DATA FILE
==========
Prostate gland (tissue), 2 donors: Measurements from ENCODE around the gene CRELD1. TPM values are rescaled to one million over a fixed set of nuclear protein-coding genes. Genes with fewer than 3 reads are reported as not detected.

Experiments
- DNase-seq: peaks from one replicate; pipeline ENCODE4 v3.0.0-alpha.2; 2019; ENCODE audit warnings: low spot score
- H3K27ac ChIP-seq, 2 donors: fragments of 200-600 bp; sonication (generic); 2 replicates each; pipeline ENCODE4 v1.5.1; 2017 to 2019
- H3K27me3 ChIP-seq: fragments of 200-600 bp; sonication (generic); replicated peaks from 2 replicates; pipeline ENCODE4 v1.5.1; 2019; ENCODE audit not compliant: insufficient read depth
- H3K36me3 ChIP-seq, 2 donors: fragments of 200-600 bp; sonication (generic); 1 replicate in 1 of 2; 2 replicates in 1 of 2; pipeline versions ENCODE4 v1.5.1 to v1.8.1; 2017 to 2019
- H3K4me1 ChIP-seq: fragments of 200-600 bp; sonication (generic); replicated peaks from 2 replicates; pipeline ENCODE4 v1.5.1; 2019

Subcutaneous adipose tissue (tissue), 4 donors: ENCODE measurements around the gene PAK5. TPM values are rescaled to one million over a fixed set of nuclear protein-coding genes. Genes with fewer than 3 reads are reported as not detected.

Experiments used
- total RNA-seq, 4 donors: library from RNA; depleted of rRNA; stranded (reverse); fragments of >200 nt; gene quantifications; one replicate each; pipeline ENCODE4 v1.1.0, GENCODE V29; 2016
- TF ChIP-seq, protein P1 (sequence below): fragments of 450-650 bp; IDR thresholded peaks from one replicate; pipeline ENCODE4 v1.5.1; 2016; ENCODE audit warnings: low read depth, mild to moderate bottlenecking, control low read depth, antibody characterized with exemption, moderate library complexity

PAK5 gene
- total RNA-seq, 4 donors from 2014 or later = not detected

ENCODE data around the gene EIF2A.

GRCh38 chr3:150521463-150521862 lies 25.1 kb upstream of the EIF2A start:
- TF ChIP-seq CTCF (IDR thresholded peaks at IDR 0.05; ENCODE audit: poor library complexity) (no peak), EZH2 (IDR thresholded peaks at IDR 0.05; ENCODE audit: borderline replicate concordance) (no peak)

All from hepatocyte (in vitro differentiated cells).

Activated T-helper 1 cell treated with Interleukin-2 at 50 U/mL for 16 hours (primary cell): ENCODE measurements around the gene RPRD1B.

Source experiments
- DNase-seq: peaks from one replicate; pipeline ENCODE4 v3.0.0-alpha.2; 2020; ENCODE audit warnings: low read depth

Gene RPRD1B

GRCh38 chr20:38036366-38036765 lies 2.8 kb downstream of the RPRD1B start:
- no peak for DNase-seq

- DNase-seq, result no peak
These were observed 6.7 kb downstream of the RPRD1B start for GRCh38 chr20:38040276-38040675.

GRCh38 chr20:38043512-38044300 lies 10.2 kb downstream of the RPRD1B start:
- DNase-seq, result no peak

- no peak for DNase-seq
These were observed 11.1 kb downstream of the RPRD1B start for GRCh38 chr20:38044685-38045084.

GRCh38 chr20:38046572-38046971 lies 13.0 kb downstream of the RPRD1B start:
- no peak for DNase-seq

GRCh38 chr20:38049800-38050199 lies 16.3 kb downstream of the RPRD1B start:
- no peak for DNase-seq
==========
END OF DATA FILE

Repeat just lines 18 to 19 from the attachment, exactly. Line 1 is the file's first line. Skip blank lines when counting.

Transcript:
Activated T-helper 1 cell treated with Interleukin-2 at 50 U/mL for 16 hours (primary cell): ENCODE measurements around the gene RPRD1B.

Source experiments